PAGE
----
The Afghan capital was on high alert Tuesday a day after Taliban gunmen and suicide bombers struck the heart of Kabul, launching a wave of attacks and triggering battles with security forces that left five people dead and sent terrified residents fleeing.
The authorities are likely to face questions about how the militants were able to penetrate the highly-fortified centre of the city, although the NATO chief praised local security forces for their defence of the capital.
"Our security measures are always strict, we are always on high alert, and we will be tomorrow, and after," interior ministry spokesman Zamary Bashari said late Monday.
Heavily-armed militants targeted government buildings near the presidential palace, two shopping centres, a cinema and Kabul's only five-star hotel in a coordinated blitz of attacks launched at rush-hour on Monday.
Several suicide bombers blew themselves up at key sites, setting off blazing fires that sent plumes of black smoke into the sky, as Afghan security forces battled militants on the otherwise deserted streets.
Several children were also briefly taken hostage, a security official said, in the most dramatic strike on Kabul since the Taliban laid siege to government buildings in February 2009, killing at least 26 people.
The capital has avoided many of the bloodiest attacks waged by the Islamist militants since they launched an insurgency against the government and foreign troops after the toppling of the Taliban regime in the 2001 US-led invasion.
One child was killed, along with four members of the security forces, and more than 70 people were wounded, Interior Minister Mohammad Hanif Atmar said after President Hamid Karzai declared the situation "under control."
Seven militants were also killed, either by blowing themselves up or by being shot dead by the security forces.
"They were killed, taking the shame of defeat with them to the grave," said Atmar.
The Taliban strike coincided with the swearing-in of a number of Karzai's new cabinet ministers at the presidential palace, part of the painfully slow process of forming a government since the fraud-tainted election last year.
"The enemies of the Afghan people conducted a series of attacks today, causing fear and terror among the population," Karzai said.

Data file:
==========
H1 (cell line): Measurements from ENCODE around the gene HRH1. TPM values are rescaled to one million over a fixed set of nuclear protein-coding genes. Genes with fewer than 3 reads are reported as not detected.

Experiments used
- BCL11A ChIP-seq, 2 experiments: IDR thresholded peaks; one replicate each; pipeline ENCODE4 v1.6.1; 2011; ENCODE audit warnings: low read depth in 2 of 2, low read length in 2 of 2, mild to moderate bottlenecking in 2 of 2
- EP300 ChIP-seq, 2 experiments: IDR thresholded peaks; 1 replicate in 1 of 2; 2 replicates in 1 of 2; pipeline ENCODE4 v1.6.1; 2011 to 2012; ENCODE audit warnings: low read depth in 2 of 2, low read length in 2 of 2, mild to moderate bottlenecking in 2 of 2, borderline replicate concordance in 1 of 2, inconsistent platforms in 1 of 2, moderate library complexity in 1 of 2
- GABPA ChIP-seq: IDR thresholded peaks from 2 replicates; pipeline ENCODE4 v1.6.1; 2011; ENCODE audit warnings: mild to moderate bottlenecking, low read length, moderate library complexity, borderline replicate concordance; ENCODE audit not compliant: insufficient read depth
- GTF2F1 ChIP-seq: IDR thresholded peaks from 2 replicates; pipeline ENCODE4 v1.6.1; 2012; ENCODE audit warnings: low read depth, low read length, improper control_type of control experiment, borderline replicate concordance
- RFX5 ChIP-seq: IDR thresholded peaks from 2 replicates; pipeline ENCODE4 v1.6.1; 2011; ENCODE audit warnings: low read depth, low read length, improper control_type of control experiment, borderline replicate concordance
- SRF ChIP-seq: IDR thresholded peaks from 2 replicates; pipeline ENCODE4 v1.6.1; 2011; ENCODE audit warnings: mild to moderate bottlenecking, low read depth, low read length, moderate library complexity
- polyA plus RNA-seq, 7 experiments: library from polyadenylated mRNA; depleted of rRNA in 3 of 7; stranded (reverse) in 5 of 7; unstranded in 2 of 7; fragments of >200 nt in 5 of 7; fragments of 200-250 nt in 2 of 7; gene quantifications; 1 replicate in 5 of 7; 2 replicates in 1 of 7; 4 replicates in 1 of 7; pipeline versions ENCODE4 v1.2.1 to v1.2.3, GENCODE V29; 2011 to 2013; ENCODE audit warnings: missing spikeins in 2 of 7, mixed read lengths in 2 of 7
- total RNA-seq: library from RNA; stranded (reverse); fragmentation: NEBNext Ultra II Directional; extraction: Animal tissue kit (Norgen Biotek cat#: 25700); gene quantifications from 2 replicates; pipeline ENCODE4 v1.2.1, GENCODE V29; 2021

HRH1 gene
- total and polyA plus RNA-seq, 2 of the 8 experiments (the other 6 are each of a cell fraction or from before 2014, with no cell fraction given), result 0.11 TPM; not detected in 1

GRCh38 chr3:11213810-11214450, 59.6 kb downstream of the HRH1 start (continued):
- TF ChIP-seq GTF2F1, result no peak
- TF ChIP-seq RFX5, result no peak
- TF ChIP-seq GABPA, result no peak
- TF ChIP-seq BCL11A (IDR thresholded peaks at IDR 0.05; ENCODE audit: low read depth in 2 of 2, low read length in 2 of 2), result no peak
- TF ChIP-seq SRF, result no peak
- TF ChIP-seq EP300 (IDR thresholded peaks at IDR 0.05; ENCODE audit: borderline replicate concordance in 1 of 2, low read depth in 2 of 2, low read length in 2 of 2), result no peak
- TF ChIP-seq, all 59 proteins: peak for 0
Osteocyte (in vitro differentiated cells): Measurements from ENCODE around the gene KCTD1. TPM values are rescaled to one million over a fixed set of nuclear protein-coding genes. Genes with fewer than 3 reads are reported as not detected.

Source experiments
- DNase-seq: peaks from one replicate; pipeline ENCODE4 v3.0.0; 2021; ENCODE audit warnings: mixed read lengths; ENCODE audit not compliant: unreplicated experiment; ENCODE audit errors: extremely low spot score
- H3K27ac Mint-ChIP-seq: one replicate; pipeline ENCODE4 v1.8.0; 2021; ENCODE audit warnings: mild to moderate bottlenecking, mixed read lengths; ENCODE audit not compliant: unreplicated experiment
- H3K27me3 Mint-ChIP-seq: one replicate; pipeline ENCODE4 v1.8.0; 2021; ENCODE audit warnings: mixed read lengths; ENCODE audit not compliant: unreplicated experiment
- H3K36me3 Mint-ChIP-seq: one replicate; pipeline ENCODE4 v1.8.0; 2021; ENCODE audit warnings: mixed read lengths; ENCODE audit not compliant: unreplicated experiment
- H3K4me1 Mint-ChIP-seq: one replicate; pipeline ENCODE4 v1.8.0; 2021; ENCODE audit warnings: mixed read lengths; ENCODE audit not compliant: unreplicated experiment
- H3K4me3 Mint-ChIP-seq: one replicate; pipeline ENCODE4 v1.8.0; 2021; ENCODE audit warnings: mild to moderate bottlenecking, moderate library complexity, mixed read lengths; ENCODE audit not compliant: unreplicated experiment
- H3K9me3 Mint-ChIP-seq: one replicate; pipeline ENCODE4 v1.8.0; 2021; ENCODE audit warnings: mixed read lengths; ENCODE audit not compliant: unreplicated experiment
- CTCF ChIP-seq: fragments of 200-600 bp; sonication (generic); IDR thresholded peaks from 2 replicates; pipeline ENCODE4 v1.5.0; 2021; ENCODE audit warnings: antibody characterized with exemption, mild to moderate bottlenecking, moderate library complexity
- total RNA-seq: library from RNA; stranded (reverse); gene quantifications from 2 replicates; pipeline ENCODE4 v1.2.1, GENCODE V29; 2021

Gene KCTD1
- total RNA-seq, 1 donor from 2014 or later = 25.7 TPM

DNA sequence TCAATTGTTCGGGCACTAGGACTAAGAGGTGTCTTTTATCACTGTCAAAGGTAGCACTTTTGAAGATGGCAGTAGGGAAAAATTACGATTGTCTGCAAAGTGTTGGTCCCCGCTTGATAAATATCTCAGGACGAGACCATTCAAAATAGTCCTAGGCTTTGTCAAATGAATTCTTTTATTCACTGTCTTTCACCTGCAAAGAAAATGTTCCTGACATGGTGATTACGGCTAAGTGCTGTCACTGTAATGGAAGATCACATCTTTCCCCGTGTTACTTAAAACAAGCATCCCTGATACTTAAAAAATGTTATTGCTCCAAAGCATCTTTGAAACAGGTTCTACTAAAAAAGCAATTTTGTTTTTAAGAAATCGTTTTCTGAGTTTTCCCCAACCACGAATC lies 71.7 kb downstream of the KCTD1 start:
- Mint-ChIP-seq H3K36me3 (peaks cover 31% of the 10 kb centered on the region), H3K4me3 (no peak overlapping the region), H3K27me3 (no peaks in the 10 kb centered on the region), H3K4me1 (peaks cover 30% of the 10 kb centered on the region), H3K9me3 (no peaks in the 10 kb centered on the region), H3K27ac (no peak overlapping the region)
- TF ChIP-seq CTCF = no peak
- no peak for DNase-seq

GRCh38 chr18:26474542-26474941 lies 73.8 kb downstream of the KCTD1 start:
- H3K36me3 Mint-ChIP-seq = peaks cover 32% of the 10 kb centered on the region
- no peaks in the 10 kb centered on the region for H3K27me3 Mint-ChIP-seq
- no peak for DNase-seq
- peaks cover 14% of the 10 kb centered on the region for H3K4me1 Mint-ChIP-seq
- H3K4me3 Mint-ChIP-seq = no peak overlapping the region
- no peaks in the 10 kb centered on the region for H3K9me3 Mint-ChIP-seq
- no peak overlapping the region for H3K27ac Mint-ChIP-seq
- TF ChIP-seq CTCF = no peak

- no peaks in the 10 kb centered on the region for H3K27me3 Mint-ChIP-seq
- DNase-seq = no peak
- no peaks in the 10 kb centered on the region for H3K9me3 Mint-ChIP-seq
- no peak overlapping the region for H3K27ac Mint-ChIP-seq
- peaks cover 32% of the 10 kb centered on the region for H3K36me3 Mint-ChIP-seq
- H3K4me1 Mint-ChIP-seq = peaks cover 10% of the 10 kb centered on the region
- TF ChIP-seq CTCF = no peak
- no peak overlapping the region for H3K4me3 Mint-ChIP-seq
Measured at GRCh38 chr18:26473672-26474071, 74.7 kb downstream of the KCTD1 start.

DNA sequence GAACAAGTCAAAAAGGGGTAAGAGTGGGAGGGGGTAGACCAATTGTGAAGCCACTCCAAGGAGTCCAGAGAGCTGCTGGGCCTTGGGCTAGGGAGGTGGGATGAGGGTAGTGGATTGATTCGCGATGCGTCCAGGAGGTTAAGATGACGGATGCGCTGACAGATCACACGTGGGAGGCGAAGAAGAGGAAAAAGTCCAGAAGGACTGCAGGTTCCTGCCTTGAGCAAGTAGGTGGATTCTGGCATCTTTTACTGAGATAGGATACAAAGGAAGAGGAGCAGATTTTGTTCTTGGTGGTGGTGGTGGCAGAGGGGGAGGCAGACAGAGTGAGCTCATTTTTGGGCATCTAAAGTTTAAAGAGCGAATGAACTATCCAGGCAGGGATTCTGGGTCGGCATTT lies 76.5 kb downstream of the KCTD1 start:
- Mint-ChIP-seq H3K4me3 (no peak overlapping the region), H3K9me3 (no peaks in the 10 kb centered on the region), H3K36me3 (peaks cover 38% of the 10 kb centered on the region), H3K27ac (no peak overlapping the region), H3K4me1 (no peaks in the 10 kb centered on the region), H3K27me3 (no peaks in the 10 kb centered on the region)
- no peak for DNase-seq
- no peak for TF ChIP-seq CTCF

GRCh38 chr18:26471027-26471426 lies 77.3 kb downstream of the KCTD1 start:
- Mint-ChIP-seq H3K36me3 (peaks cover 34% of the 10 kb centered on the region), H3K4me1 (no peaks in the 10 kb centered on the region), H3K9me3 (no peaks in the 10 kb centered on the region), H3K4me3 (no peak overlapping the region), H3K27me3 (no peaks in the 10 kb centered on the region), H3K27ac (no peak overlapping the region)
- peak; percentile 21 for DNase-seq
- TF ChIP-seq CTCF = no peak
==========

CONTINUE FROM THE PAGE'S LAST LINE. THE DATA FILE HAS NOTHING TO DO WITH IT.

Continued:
The government had said on Monday that Karzai was to announce a new plan aimed at forging peace with the Taliban, although the militants have repeatedly rebuffed efforts at negotiation.
NATO Secretary General Anders Fogh Rasmussen commended the role of the Afghan security forces in defending the city and restoring order.
The attackers "made it clear, in their choice of targets, that their aim is to reverse the progress that Afghans are making in building better lives and a better future," he said.
The Taliban, waging an increasingly deadly insurgency against the Western-backed Kabul government and the NATO-led foreign troops, claimed responsibility, saying it had sent in a squad of 20 suicide bombers.
Witnesses described terrifying scenes in the capital.
"I saw four people wrapped up in blankets coming and the guard went forward and asked them 'what are you doing'," said local grocer Ismail, who was in his shop in one of the malls when militants stormed in.
"One of them opened his blanket and showed the guard a suicide vest packed with explosives and said to him, 'get out of my way or you'll die'."
The head of Afghanistan's National Directorate for Security, Amrullah Saleh, said militants took two children hostage but later freed them after negotiations.
The United States condemned the attacks as a "ruthless" act by the Taliban, whose rebellion to topple the government and oust foreign troops has been gaining strength in recent months.
The last major attack on the capital was on December 15, when a suicide car bomber blew up his vehicle outside the homes of former senior government officials, killing eight people and wounding more than 40.